The man works hard.  He takes every third Sunday off.  Other than that, he’s there behind the bar every single night.  Some nights the place is packed and we hardly get to speak to him.  Other times pickings are slim and you find him sitting with his sister, watching Korean dramas on TV, waiting for someone, anyone at all, to show up.  His clientele are mostly older businessmen, sometimes in pairs, sometimes alone, putting down a full stomach of tuna, soju, and cigarettes before heading home to face the wife and kids.  Occasionally I meet one who speaks English and, almost without fail, they state that Gaelin’s is the best place in the area for sashimi.  I wouldn’t know.  I like the food, but it’s not the reason I go every week.

The man is good with a knife.  There’s a reason for that.  Gaelin is Chinese Korean, as he calls himself.  He was born in Jilin province in China but his family is ethnically Korean.  He’s not sure when his family moved to China, but he knows that many generations back his ancestors hailed from Jeolla-do in Korea.  Gaelin went to university in Shanghai.  First day of school was enrollment and classes started on the second day.  Sitting in lecture, Gaelin couldn’t hear the professor speaking because of noisy students in the hallway.  He opened the door to see a group of tough upperclassmen who didn’t think they needed to go to class.  “Would you be quiet?” asked Gaelin.  “We can’t hear the professor.”  The upperclassmen couldn’t believe this little Korean first-year was giving them lip.  They start to push him around but Gaelin punched back.  Soon it was a real fight in the hallway and Gaelin knew he couldn’t stand alone like this.  No one was helping him.  So he took off running.  The chase wound its way through the university complex until they ended up in the cafeteria kitchen.  Gaelin grabbed a knife from a workstation and fought off seven attackers.  I believe him, as ridiculous as the story sounds.  There was no bragging, merely slowly translated fact that we had to coax out of him.  The next day, Gaelin said, people started coming to him and asking him to take care of problems they had, getting their enemies off their backs.  From then on, Gaelin was an enforcer.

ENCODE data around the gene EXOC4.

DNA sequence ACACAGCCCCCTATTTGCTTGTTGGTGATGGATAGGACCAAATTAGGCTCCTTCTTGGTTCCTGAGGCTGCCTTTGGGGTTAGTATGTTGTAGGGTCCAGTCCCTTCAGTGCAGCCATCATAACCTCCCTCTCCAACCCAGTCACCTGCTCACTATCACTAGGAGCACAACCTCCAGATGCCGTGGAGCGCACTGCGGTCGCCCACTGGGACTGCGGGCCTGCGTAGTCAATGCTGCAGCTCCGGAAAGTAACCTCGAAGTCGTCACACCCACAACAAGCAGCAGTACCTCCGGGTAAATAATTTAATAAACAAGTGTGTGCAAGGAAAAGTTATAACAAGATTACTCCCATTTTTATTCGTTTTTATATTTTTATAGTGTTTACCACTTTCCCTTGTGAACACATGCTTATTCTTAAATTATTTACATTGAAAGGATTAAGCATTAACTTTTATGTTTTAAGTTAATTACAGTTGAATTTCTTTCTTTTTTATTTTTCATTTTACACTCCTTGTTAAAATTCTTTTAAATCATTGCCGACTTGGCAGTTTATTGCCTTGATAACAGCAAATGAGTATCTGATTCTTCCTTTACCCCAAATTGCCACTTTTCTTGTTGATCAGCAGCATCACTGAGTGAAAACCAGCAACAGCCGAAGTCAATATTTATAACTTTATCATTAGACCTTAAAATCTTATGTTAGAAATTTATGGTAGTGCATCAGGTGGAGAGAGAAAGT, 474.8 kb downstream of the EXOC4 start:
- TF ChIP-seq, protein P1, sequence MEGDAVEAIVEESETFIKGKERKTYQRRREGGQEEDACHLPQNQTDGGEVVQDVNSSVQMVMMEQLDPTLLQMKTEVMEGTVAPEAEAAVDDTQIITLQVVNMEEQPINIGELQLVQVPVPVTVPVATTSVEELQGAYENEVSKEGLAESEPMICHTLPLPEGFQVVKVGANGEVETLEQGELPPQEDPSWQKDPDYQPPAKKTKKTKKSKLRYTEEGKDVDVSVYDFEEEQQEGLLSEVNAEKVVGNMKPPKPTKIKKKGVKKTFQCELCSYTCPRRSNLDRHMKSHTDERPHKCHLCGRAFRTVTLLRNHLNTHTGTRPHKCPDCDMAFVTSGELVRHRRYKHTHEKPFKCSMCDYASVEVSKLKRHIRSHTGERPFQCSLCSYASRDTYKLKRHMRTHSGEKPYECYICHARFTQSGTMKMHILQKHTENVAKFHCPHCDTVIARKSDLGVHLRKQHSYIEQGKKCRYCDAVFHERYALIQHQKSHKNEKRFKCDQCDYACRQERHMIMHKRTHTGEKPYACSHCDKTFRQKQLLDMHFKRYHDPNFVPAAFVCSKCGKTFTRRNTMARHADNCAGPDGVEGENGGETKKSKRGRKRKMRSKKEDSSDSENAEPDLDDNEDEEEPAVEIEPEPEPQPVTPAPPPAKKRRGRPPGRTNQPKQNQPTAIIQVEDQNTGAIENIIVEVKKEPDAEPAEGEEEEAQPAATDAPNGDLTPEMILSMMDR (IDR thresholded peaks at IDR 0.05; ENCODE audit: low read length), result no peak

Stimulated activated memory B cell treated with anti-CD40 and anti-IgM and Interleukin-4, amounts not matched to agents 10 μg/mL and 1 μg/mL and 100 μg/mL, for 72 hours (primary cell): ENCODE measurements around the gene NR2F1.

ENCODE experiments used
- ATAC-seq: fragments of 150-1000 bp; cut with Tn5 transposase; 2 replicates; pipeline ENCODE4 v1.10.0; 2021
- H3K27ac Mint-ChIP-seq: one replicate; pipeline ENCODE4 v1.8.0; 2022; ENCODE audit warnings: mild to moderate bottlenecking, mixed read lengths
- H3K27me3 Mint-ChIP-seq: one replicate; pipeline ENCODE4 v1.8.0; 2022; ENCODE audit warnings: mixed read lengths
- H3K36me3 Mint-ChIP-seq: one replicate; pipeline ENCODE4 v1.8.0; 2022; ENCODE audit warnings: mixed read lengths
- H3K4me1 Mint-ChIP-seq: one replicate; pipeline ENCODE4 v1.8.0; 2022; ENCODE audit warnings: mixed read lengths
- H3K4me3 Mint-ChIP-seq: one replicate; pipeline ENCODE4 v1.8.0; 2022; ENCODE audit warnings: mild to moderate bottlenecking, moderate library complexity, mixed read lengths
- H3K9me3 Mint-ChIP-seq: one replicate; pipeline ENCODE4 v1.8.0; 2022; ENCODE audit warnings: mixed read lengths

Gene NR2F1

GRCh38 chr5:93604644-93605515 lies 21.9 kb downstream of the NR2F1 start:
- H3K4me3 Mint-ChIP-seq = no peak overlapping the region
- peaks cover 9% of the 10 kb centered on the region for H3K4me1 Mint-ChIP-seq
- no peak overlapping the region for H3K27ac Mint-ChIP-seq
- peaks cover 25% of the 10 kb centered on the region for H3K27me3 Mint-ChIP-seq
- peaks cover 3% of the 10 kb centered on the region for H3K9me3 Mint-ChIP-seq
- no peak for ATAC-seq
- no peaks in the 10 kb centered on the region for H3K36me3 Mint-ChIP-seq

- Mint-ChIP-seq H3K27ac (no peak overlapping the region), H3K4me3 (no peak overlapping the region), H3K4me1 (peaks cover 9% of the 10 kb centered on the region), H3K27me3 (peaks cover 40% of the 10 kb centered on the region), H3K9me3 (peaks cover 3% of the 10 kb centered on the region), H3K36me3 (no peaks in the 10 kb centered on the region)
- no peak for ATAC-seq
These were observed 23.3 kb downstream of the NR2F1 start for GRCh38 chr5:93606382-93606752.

He’s stabbed men.  He made that very clear.  Gaelin held his sashimi knife, the blade scoured in half-moon patterns from sharpening, and made a thrusting motion.  “It is easy to . . . put knife in,” he said.  “But . . .”  He took another minute to think.  He then made a twisting motion with the knife, as though one were rotating the blade inside a wound.  “When you twist knife . . . it make hand feel . . . funny.”  Again, he did not brag about this.  In his Shanghai university gang, Gaelin was clearly a leader.  He’s fired a gun once, but prefers knives.  Still, he was not the toughest:  “Number one man had eight bullet holes.”